BRAVE NEW WORLD
LA Auto Show’s "Connected Car Expo" goes into unchartered waters
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Published on Thu, Nov 21, 2013
By: The LACar Editorial Staff
For the first time, the LA Auto Show’s press days went from two to three days. The new day was to make way for “Connected Car Expo”—a day devoted to bringing automotive and technology professionals together to foster relationship-building in the connected car industry. A lot of key player were there. Editor-at-large Zoran Segina reports.
By Zoran Segina
Connected Car Expo
The 2014 Los Angeles Auto Show began with a full day of conferences and presentations on interconnectivity between mobile devices, cloud data and automotive systems. In the welcoming address, Mayor Eric Garcetti called Los Angeles one of the creative capitals of the world (behind Silicon Valley and Tel Aviv) claiming that "we have to reinvent ourselves." While top priority remains fixing the abysmal roads which cause $700 in annual damage on an average car, the citizens can now e-mail photos of the potholes to the City Services for faster repair. Mayor Garcetti talked about cell phone applications which allow drivers around Hollywood and Vine to locate available parking spaces, concluding that "If you are a tech company you must be in LA."
The keynote address was jointly provided by Ford marketing executive and director of Google Maps for business. Jim Farley said that, presently, connectivity is outside of the car industry, making non-compatibility dangerous. "Car and tech companies have to change," stated Mr. Farley, adding that Sync, a $200 option, significantly increased Ford sales. Tharun Bhatnagar of Google admitted navigating through L.A. with a computer in his lap. Google Maps provided guidance on 12 billion miles, and the company has been working with the car industry since 2005.
The first panel, moderated by Brian Cooley of CNET, grappled with the issue of compatibility. The information technology in the cars should be transparent, intuitive and constant. The principal problem lies in vastly different cycles of development of the mobile device makers who have the requisite expertise and desire to connect ever more with the drivers, and the car companies whose product cycles are long, and who seldom work with each other on standardization. Even if they did, the technology changes too rapidly with many players in the field. In addition, the problem of distracted drivers forces a cautious approach.
The segue was a panel moderated by John Quain of the New York Times on distracted driving. Bruce Mehler of MIT provided a valuable insight into data obtained through controlled testing on drivers' interaction with mobile technology. Voice controlled interfaces worked better than expected, but multiple steps involved in completing the task forced drivers to glance at the screen thereby distracting them. By measuring cognitive demands the scientists found that frequent cell phone users are more aggressive drivers, even when they are not on the phone. The panel concluded that the drives should be retrained not only to use the new systems (just as they had to learn anti-lock braking), but to become aware of their limitations.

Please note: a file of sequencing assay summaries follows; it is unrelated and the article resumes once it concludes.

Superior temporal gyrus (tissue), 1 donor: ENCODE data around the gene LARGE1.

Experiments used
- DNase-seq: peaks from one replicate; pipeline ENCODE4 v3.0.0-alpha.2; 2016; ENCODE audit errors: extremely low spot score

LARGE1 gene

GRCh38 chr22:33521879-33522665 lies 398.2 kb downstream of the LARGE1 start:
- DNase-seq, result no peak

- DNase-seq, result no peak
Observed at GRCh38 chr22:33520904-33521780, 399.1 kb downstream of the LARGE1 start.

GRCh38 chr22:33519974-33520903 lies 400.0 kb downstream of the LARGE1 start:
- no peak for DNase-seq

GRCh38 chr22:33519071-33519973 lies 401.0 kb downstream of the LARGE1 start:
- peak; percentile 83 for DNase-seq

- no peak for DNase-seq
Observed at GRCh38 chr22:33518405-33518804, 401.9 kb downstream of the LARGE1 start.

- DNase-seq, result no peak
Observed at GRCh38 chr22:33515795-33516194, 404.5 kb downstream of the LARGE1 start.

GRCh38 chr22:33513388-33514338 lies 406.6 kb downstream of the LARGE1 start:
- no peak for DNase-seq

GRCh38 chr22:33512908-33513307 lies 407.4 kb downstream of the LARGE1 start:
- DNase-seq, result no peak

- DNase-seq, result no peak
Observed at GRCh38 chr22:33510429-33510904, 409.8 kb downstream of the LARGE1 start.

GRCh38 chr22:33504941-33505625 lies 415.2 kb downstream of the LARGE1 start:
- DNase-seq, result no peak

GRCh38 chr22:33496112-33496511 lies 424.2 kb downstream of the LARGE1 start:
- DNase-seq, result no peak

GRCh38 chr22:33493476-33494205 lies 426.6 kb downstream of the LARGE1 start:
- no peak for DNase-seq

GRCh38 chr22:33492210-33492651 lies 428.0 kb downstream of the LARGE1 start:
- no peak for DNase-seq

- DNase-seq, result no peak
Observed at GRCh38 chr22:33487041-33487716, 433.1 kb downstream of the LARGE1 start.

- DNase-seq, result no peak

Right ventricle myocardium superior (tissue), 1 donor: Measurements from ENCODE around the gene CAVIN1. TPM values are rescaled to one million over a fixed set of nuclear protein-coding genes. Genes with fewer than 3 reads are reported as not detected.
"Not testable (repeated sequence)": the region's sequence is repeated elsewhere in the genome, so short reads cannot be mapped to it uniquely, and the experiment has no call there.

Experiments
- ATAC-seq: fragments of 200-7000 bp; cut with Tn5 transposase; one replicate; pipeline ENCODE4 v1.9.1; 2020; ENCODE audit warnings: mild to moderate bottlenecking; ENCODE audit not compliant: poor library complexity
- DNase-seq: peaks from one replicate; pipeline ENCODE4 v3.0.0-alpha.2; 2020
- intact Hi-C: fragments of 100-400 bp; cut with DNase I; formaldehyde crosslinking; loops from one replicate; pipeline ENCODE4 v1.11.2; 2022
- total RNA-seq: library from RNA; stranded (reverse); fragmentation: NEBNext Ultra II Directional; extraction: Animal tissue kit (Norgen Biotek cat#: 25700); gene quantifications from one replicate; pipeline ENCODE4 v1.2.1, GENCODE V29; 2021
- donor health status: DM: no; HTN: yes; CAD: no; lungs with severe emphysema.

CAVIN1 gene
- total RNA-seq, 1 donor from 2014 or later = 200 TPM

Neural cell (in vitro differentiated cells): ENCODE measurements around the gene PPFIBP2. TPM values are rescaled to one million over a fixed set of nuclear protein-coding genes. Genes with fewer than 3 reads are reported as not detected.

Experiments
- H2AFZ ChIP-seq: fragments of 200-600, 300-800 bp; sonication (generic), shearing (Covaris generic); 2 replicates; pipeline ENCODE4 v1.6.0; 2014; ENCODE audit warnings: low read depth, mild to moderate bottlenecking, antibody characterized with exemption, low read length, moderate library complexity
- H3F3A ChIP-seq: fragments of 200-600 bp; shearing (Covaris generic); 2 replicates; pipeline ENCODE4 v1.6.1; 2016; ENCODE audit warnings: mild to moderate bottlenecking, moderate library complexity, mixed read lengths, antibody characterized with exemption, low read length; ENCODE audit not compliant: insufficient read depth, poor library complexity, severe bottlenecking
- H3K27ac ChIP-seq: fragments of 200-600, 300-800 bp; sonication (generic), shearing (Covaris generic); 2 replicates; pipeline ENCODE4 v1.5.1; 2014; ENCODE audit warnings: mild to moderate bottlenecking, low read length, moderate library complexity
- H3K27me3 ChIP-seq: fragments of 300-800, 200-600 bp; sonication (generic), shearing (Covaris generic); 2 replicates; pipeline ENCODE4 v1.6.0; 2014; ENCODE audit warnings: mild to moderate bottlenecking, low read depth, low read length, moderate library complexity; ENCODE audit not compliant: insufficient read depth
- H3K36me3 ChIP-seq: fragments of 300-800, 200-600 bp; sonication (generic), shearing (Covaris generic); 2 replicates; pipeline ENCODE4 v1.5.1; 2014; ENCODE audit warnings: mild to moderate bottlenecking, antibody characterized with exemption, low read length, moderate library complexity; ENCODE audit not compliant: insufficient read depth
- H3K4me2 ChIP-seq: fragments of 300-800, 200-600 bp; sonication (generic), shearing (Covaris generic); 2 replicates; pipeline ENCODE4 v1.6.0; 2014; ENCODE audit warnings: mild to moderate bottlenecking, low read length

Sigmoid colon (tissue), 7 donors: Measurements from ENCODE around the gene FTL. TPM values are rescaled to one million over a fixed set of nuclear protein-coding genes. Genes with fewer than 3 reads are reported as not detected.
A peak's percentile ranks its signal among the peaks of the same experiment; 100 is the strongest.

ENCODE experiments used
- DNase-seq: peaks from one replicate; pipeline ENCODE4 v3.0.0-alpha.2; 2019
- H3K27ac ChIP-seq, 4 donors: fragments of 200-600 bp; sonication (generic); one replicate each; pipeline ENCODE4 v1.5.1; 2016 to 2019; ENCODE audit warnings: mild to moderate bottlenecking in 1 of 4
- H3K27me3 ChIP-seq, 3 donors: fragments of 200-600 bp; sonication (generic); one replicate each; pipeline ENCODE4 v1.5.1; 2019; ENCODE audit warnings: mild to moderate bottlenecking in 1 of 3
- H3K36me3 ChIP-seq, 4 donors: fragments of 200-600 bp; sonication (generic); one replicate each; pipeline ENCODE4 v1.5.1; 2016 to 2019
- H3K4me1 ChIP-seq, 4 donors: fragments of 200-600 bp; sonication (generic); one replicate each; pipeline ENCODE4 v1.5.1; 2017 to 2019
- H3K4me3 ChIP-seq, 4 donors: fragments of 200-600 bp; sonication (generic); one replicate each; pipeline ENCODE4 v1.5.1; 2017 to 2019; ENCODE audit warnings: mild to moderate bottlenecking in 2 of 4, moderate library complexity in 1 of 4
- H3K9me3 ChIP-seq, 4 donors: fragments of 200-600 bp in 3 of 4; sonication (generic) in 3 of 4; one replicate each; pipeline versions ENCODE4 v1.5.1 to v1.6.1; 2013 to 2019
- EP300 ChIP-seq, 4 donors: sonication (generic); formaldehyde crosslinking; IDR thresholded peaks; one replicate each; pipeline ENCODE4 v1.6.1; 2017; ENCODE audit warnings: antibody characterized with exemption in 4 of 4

The Big Data panel grappled with the convenience presented by the collection of data not only on the engine characteristics, but on driving patterns of everyday car users against rights to privacy. Predicting insurance risks based on the number of left turns (which are more dangerous than right turns) or driving after 10:00 p.m. when 30% of drivers have alcohol in their blood, can save the industry millions, but to what extent collection of such data intrudes on driver's right not to be snooped on by big business? A value to the consumer should be measured against the intrusion the panel concluded.
The logical progression of the conference led to the ultimate objective - the car that drives itself. The panelists, led by Joseph White of the Wall Street Journal disagreed whether such a vehicle could be autonomous, or would require recognition of the world around it to function properly.
At the end of the day, the Connected Car Expo raised many questions but provided few answers. The application of this brave new technology to our imperfect, old world is fraught with legal, ethical, cultural, moral, and many other issues which have to be resolved before proceeding forward. The principal problem is not whether we can do it, but to what extent we should. About the Los Angeles Auto Show and Connected Car Expo Founded in 1907, the Los Angeles Auto Show is the first major North American auto show of the season each year. Press Days for the 2013 LA Auto Show® will be held on Nov. 20 and 21. The show will be open to the public Nov. 22 – Dec. 1. The Connected Car Expo (CCE) will be the first expo to unite automotive and technology professionals in an effort to increase development and foster relationship-building in the connected car industry, providing attendees with access to the key players and top media constructing the future of the connected car. CCE will debut on Nov. 19, and continue in conjunction with the 2013 LA Auto Show Press Days. The LA Auto Show is endorsed by the Greater L.A. New Car Dealer Association and is operated by ANSA Productions. To receive the latest show news and information, follow LA Auto Show on Twitter at twitter.com/LAAutoShow or via Facebook at facebook.com/LosAngelesAutoShow and sign up for alerts at LAAutoShow.com. For more information on CCE please visit connectedcarexpo.com. For more on the LA Auto Show, see the LA Car report.